Modi’s bold gambit of air bombing of terror camps deep inside Pakistan emerged a major poll plank. The air strikes will certainly have a deterrent on Pakistan based terror groups but the security threat to India from the hostile neighbour is too complex to be resolved soon. Protracted proxy war in Kashmir has reached a different level with radicalisation of sections of local youth. Restraint and discipline of Indian security forces have kept the situation under control but continuation such turmoil generates its own momentum, alienating local population in the process. War theorists keep coming up with newer nomenclatures like “diffused war”, “irregular War”  or “hybrid war” etc to describe such conflicts. Nevertheless, capacity to address such conflicts efficiently is missing in security establishments of even the most powerful states.

It is well known that a specialised armed containment of insurgency is only a critical component of eventual solution, which is efficient, dynamic and acceptable governance, going well beyond the theatre of conflict. The government shall have to marshal all its capacities to not merely overhaul governance structure to make it more responsive but also use its global influence to push for de-radicalisation of Pakistani state and society. It may appear to be too far-fetched but probably it is essential for an enduring peace in Kashmir in particular and South Asia in general.

Universal access to a dependable healthcare regime is the biggest challenge that India needs to address to pursue its dream of great power status. At present, the country ranks 125 in WHO’s life expectancy index with half of the world’s wasted children being in India. The situation is extremely worrying as it erodes the dividends that one expects from a youthful population.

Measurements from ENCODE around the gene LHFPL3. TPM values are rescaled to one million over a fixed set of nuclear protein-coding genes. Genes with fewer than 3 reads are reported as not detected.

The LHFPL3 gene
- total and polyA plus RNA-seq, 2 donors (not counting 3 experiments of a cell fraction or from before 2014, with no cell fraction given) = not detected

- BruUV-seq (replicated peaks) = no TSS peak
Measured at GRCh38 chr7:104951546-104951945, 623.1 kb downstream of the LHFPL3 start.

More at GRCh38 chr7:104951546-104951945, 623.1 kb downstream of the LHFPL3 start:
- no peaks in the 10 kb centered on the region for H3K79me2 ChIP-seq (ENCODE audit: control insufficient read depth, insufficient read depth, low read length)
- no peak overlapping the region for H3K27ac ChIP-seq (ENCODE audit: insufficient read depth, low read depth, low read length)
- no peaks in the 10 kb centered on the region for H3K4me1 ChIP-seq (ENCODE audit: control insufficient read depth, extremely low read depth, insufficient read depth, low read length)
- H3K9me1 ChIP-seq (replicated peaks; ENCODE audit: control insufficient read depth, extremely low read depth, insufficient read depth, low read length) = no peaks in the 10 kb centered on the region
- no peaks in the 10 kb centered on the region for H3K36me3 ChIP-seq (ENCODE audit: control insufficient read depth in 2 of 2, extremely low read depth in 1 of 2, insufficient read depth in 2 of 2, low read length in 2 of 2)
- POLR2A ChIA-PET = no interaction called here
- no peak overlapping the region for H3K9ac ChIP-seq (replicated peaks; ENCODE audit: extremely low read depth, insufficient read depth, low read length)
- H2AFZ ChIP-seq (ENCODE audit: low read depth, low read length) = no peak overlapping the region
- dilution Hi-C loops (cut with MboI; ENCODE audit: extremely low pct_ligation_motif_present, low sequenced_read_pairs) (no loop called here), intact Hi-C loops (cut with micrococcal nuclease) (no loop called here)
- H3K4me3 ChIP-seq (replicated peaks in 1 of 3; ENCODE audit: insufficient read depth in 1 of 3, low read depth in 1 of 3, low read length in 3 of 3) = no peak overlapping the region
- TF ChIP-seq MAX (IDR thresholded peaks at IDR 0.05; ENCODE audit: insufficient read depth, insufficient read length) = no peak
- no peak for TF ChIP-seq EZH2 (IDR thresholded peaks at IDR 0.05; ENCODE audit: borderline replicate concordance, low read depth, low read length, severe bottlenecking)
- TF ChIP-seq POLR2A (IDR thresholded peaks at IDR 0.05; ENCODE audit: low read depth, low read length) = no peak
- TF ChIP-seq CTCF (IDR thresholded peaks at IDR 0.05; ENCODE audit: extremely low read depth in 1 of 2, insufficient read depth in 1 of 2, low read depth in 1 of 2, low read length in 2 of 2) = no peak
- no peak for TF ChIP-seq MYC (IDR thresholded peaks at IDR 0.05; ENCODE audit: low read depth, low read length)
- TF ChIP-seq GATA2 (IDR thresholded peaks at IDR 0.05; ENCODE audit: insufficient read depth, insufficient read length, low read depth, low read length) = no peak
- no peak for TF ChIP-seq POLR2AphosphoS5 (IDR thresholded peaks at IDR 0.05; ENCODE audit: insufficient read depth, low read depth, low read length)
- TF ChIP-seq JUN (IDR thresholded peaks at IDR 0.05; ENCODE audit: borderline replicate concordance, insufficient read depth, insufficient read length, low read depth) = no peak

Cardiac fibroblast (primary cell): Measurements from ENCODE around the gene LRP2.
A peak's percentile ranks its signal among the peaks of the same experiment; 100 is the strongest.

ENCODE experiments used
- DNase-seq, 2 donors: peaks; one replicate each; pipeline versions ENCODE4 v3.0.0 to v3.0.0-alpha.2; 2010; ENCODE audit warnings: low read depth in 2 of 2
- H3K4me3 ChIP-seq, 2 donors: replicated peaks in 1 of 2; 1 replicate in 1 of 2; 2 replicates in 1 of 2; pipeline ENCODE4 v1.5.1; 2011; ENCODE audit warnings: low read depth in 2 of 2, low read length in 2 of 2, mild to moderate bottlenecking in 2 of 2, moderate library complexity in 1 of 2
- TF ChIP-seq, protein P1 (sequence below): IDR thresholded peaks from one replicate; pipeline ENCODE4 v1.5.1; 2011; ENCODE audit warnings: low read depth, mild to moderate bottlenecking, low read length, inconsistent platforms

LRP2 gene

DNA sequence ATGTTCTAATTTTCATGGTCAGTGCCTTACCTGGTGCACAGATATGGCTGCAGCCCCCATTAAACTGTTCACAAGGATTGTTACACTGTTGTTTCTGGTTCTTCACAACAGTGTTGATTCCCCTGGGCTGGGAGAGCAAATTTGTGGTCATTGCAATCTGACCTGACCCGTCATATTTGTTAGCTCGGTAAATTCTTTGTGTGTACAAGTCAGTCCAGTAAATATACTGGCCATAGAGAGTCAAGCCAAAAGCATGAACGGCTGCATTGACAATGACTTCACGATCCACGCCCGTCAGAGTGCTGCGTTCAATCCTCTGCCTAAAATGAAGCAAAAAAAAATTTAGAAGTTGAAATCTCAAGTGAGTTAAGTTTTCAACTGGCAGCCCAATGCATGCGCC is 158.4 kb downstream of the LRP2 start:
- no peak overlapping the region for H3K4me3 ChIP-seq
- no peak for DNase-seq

Ironically, healthcare is still considered an act of charity in the country, whereas it should be an integral component of national security. Universal access to healthcare in late 19th century Europe was pushed by military generals following revelations of dramatic shortcomings in the health status and education of children, adolescent and young male population, which made large sections of them unfit for recruitment to the armed forces. Healthcare and social security were pushed as ‘vehicle for securing defence capability and military strengths.’ With diversification of the concept of national security, to cover industrial, agricultural  and R&D prowess as well as dynamism of governance institutions,  we have to see how much emphasis the new government accords to this sector. 

The biggest constraint for Prime Minister Modi in pursuing his vision shall be an archaic civil service which has often been accused of turning into ‘steel-cage’ from ‘steel-frame’. Most advanced countries have moved to performance oriented, technical and specialised civil service with a tough competition as well as incentives for leadership roles and performance. India continues with a generalist civil service of 19th century vintage with little emphasis on performance and specialisation. Any meaningful change in this direction is not possible without a corresponding reform in political parties and corporate sector. The two remain perennially wary of a professional civil service with high level of integrity. Nevertheless, there cannot be better opportunity to embark on a comprehensive governance reforms in all these sectors in a manner that is least disruptive. A popular mass leader like Modi has the stature and capacity to force a public debate and build a consensus towards such reforms to chart a new direction for destiny of 1.3 billion people of India and beyond in an interdependent world.

 (Originally Published in "Asian Affairs in Focus" Vol 02, Issue 11, with minor editions)